Why one of the Supreme Court’s decisions isn’t as bad as it seems
Shelton Stat of the Week
62% of Americans say that a company’s environmental reputation has a moderate to very strong impact on their purchase intent (up slightly from 59% in May 2020).
—Eco Pulse®, December 2020
A lot of folks in my circles have been devastated by so many of the Supreme Court’s recent decisions – myself included – but there’s one I’m less worried about: the decision limiting the EPA’s ability to regulate emissions from power plants.
My aim in this post is to give you hope, and also to point out one more way in which business plays a lead role in climate action.
Here’s Shelton Group’s POV:
- Up until a few years ago, coal-fired power plants were the leading cause of climate change. Starting in the early 2000s, use of coal as a fuel source for electricity generation began to decline and, according to the U.S. Energy Information Administration, in 2021 we used the least amount of coal in this country since 1964. Much of that decline can be chalked up to cost: it became cheaper to burn natural gas than coal to make electricity, and as utilities were faced with updating and/or building new power plants over the last 20 years, they’ve chosen natural gas largely for financial reasons.
- Now, natural gas is still a fossil fuel and burning fossil fuels is, of course, what has gotten us into the climate crisis (and keeps us in it). So, indeed a combination of regulation and innovation would be incredibly helpful for ultimately slashing the electric utility industry’s emissions to zero.
- And that’s where business comes in. And it’s where the SEC comes in as a de facto regulator. For 16 years now, Shelton Group’s sustainability marketing insights have revealed that Americans want and expect companies to play a leading role in solving the climate crisis. And as I wrote about two weeks ago, in 2019, Wall Street got the memo that there is no business case for a two degree increase in global temperatures, and investors started asking publicly held companies lots of pointed questions about environmental impacts. Those questions accelerated the amount of attention executive teams were paying to climate and helped them move faster to commit to carbon neutral goals.
- Earlier this year, the SEC proposed rules that, if adopted, would require publicly held companies to do three things: disclose climate related risks, report Scope 1, 2 and 3 GHG emissions and reveal targets and plans for reducing environmental impact (read about the rule here and take a look at this McKinsey piece summarizing the implications). Scope 2 emissions are indeed the emissions that come from purchased electricity. So as publicly held companies work to reduce or eliminate their Scope 2 emissions, they will be putting enormous pressure on their electric utilities to get to carbon neutrality fast. I can actually see this being a powerful economic development tool – if you were the CEO of a publicly held company and you could locate your next facility to a part of the country served by a utility with zero carbon emissions, you would do it because your own emissions scorecard would look instantly better, thereby making your company more attractive to investors. You’d also stay away from the cities and states served by utilities with high GHG emissions for the same reason.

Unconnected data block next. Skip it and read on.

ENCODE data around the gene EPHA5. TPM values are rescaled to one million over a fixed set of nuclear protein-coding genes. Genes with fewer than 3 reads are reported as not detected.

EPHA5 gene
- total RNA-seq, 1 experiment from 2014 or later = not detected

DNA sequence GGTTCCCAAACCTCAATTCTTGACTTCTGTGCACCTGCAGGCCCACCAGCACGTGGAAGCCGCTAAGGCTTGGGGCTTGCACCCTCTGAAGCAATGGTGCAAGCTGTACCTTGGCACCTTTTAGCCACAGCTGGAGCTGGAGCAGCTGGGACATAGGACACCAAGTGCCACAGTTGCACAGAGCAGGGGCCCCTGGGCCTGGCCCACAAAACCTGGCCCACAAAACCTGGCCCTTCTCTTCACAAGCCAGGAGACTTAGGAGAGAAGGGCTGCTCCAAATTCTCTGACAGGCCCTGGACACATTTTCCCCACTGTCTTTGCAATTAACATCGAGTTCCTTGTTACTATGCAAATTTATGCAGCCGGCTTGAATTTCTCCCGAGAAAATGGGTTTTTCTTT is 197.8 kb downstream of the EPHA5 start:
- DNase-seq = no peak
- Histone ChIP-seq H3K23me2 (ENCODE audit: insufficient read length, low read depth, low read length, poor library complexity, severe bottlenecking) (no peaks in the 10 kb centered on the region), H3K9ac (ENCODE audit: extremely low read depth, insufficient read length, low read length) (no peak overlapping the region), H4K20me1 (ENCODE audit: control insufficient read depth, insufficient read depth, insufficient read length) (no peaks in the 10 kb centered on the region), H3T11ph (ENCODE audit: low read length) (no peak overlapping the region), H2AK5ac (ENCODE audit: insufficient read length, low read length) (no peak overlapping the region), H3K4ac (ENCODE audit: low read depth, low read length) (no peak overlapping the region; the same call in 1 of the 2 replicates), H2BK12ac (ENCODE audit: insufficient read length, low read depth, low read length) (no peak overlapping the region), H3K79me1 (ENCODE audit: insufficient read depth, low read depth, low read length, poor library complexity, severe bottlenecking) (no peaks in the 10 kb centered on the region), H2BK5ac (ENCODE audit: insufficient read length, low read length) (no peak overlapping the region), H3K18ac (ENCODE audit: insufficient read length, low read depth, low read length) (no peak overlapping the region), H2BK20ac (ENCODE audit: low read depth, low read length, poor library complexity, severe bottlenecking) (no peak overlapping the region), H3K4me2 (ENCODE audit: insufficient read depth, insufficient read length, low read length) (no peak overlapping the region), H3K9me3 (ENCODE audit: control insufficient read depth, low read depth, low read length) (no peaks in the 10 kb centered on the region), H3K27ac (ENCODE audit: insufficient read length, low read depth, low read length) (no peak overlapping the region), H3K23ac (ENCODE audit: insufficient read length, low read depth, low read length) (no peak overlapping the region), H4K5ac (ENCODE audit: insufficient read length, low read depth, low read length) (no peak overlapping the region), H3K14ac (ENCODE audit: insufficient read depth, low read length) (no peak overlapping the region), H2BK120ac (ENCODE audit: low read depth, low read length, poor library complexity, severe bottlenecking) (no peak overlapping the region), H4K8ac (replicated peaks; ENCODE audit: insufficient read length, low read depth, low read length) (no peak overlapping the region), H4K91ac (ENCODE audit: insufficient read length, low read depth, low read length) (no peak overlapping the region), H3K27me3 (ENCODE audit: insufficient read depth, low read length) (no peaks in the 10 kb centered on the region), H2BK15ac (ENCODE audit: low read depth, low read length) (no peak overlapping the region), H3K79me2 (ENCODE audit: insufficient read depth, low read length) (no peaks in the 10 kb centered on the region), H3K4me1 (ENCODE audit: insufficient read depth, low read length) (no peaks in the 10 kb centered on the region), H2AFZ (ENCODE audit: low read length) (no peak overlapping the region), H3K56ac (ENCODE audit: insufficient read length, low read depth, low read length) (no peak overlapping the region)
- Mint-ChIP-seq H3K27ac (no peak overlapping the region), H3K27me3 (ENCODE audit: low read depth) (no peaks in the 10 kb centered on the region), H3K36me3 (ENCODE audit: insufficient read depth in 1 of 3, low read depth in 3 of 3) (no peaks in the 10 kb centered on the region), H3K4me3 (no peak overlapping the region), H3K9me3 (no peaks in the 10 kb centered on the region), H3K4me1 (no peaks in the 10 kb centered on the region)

- Further, about 72% of our nation’s electricity comes from investor owned (publicly traded) utilities. So that means, under the proposed SEC rule, utilities themselves would have to disclose their emissions across the board, including their Scope 3 emissions, which come from their supply chain. That will be a heavy motivator to seek out the fuel sources that are most climate friendly.
Given that the list of worries is so large, the Supreme Court’s EPA ruling is one that doesn’t need to be at the top. Utilities want to remain viable, and they’ll work swiftly to get their GHG houses in order for their own ESG ratings and to comply with the demands of their largest customers. As this all shakes out, there will be many good stories to tell here – stories of collaboration and stories of companies working together to do things that ten years ago seemed impossible. Those stories need to be told – to drive brand preference AND to give everyone something to believe in.
With the EPA losing power, it’s up to businesses to step up. This InformationWeek article details the fallout from the Supreme Court’s recent decision to diminish the regulatory powers of the EPA.
The Supreme Court’s EPA ruling was the beginning of something bigger
— The Washington Post
After a series of controversial Supreme Court decisions, the country is wondering what’s next. This Washington Post piece highlights the potential next legal targets on climate change, including the recent SEC proposal requiring emissions disclosures.
Shoptivism: Why Consumers (& Job Seekers) Opt In & Out of Today’s Brands
Sustainability is now mainstream and it’s affecting purchase behavior.
Every year we ask Americans if they’ve ever intentionally purchased or not purchased a product or service based on the social or environmental record of the manufacturer. We then ask everyone who says “yes” to name the brand. Those who say “yes” and can give an example of a brand unaided? We call them shoptivists.
But who are these “shoptivists?”
Our latest report answers this question with three distinct consumer profiles, including details on their mental models, their shopping patterns, the messages that resonate, and where to find them.
Corporate Sustainability, Efficiency & Conservation, Energy & Renewables, Environmental Issues